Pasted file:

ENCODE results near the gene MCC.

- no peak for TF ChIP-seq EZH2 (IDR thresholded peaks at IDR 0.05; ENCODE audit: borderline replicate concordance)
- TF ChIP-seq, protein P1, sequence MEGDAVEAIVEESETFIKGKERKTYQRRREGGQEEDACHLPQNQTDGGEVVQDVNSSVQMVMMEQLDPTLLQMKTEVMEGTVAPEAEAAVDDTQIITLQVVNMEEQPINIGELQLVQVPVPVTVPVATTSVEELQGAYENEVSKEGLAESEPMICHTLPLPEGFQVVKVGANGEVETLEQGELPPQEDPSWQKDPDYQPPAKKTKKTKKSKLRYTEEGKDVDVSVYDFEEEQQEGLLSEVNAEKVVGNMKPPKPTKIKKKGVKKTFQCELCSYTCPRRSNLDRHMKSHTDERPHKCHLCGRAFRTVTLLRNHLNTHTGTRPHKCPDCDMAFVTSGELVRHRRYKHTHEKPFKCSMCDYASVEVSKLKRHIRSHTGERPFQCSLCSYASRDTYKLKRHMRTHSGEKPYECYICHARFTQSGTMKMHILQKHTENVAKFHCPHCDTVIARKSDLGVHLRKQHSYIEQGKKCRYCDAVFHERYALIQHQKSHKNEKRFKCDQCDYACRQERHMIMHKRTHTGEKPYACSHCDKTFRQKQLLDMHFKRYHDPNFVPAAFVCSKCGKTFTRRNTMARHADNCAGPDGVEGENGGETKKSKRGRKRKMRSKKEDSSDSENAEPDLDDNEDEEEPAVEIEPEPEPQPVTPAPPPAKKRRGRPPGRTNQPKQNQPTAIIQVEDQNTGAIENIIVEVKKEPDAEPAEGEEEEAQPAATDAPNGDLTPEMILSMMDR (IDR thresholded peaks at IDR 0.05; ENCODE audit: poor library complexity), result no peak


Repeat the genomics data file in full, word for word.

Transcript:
ENCODE results near the gene MCC.

- no peak for TF ChIP-seq EZH2 (IDR thresholded peaks at IDR 0.05; ENCODE audit: borderline replicate concordance)
- TF ChIP-seq, protein P1, sequence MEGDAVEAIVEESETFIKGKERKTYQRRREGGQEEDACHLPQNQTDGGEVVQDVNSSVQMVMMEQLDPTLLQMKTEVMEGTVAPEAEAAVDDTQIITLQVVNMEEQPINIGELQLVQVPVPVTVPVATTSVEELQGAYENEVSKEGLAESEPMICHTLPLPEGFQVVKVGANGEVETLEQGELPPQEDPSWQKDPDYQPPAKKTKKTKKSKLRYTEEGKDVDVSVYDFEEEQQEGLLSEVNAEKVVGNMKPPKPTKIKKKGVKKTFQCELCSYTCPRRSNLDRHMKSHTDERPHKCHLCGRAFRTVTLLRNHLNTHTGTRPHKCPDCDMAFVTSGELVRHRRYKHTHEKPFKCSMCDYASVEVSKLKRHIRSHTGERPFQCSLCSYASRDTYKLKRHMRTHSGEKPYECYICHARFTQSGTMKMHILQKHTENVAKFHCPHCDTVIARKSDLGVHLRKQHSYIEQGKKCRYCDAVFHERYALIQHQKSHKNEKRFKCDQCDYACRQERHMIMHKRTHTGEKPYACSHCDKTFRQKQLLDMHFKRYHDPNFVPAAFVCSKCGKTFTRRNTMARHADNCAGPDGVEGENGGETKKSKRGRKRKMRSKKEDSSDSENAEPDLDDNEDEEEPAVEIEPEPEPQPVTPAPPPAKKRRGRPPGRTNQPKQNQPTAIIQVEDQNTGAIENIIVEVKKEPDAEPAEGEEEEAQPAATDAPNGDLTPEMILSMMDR (IDR thresholded peaks at IDR 0.05; ENCODE audit: poor library complexity), result no peak